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Rosewill Quark 1000 Power Supply Review

Today we take a look at Rosewill's Quark 1000. In addition to 80 PLUS Platinum efficiency and fully modular cabling, this $200 unit can support multiple GPUs.

Transient Response Tests

Advanced Transient Response Tests

In these tests, we monitored the response of the PSU in two different scenarios. First, a transient load (10A at +12V, 5A at 5V, 5A at 3.3V and 0.5A at 5VSB) was applied to the PSU for 200ms while the PSU was working at 20 percent load. In the second scenario, the PSU was hit by the same transient load while operating at 50 percent load. In both tests, we used our oscilloscope to measure the voltage drops caused by the transient load. The voltages should remain within the ATX specification's regulation limits.

These tests are crucial, as they simulate the transient loads that a PSU is likely to handle (such as booting a RAID array or an instant 100 percent CPU/GPU load). We call these Advanced Transient Response Tests, and they are designed to be very tough to master.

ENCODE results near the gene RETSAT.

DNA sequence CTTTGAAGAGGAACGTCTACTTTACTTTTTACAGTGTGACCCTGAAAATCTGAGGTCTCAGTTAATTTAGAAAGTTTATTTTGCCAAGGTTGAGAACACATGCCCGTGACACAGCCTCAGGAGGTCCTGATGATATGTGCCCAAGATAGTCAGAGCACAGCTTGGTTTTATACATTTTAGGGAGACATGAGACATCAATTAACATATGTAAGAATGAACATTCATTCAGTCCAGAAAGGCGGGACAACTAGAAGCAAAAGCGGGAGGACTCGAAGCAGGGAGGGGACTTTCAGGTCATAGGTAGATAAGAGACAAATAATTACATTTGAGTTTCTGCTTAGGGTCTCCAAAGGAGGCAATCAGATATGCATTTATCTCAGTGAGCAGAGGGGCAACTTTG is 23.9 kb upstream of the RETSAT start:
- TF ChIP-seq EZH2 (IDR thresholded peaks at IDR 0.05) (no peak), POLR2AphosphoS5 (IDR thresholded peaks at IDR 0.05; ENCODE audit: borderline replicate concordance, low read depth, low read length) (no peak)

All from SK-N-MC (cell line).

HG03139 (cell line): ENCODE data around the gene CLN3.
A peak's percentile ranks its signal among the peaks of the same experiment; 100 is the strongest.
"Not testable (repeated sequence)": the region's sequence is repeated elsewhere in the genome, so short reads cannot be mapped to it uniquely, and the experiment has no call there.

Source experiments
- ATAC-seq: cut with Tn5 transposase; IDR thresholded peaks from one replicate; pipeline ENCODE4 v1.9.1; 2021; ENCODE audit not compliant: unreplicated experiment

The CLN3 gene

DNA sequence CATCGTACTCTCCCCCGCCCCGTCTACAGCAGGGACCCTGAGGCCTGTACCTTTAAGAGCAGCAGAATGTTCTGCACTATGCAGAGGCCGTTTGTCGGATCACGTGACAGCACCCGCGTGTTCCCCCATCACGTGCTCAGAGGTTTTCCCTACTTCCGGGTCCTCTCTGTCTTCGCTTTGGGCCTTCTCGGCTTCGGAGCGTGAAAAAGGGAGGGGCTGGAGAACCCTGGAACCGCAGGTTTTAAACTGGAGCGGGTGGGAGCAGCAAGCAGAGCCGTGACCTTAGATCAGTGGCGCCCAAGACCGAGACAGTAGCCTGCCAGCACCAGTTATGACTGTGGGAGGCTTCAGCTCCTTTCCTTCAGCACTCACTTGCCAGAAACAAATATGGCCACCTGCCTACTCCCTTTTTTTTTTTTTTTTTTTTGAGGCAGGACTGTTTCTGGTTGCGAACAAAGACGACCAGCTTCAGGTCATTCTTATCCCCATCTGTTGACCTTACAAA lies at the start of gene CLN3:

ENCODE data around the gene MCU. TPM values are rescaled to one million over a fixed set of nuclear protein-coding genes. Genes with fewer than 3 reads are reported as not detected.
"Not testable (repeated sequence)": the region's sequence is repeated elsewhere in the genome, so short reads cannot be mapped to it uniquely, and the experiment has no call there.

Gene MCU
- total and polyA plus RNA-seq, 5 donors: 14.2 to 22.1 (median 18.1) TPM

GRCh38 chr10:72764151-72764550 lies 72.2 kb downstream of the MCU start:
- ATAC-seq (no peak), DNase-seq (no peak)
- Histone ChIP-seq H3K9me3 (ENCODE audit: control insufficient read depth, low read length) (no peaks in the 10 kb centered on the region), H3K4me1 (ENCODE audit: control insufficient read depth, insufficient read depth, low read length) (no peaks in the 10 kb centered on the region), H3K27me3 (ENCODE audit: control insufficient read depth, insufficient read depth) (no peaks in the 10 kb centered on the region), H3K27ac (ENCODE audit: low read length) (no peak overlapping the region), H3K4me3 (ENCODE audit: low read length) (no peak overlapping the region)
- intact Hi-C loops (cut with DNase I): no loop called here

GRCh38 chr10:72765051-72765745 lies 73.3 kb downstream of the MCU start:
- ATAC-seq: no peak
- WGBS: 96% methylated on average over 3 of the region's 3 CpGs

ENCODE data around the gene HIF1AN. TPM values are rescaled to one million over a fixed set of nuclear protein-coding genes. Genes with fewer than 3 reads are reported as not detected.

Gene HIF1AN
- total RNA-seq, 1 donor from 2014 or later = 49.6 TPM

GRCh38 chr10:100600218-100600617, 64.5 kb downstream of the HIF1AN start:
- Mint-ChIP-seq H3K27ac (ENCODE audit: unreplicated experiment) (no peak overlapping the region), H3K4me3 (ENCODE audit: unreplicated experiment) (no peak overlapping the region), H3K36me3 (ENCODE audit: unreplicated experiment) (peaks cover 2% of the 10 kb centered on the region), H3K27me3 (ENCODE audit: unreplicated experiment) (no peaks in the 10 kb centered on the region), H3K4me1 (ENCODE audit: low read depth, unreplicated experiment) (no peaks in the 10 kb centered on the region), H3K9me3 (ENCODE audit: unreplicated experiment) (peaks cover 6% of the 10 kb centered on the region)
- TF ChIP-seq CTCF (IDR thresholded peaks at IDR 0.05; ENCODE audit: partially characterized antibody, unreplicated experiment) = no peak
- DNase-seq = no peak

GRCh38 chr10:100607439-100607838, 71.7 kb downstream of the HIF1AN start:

For details on our transient response testing, please click here.

Advanced Transient Response 20%

VoltageBeforeAfterChangePass/Fail
12V12.020V11.897V1.02%Pass
5V4.987V4.895V1.84%Pass
3.3V3.324V3.216V3.25%Pass
5VSB4.957V4.882V1.51%Pass

Advanced Transient Response 50%

VoltageBeforeAfterChangePass/Fail
12V11.969V11.878V0.76%Pass
5V4.957V4.868V1.80%Pass
3.3V3.300V3.189V3.36%Pass
5VSB4.915V4.843V1.46%Pass
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Our Advanced Transient Response tests showed that the voltage drops were under control on all rails. However, we would have liked to see smaller deviations on the +12V rail, which handles transient loads constantly inside a real system. The higher-than-usual voltage drops on the 5VSB rail are not serious, since the average deviation was within 1.5 percent.

Here are the oscilloscope screenshots we took during Advanced Transient Response Testing: